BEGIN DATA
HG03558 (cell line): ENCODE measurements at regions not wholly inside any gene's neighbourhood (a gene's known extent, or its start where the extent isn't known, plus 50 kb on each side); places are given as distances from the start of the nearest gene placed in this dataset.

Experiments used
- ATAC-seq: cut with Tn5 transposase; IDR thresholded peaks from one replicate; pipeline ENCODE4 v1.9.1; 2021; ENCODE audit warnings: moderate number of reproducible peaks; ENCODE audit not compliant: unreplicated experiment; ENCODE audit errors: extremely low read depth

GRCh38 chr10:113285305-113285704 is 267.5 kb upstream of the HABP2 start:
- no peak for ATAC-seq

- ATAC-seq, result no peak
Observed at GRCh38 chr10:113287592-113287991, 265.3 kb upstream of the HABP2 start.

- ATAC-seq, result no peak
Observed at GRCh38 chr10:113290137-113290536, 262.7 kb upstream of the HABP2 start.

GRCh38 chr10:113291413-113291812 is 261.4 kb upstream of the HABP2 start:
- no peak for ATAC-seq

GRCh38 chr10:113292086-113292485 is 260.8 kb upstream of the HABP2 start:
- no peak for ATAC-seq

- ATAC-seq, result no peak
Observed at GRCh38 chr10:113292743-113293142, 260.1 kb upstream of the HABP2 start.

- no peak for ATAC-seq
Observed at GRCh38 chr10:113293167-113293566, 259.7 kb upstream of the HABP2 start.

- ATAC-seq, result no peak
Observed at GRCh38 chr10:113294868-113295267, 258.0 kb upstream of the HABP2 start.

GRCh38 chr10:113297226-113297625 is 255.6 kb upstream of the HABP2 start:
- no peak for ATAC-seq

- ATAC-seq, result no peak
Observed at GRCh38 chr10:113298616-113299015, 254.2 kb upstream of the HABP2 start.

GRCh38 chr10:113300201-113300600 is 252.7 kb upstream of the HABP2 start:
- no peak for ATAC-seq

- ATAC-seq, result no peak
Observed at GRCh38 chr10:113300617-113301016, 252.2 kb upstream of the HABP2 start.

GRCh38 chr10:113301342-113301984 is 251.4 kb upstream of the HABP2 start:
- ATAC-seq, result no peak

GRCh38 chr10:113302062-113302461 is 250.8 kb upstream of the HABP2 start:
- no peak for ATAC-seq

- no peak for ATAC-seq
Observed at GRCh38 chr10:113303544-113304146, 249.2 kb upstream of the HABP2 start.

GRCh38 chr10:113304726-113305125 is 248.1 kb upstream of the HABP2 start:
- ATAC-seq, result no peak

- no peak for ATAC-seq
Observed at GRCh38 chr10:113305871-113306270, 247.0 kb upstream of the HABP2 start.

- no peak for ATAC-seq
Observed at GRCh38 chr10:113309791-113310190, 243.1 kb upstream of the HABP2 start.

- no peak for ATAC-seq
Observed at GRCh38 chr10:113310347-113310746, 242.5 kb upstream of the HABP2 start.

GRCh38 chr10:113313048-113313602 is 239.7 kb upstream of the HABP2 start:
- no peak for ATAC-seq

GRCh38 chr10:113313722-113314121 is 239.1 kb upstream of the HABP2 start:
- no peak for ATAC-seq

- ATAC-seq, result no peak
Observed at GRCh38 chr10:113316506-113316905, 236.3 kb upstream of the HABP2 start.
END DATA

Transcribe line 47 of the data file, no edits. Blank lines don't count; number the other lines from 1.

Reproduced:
Observed at GRCh38 chr10:113316506-113316905, 236.3 kb upstream of the HABP2 start.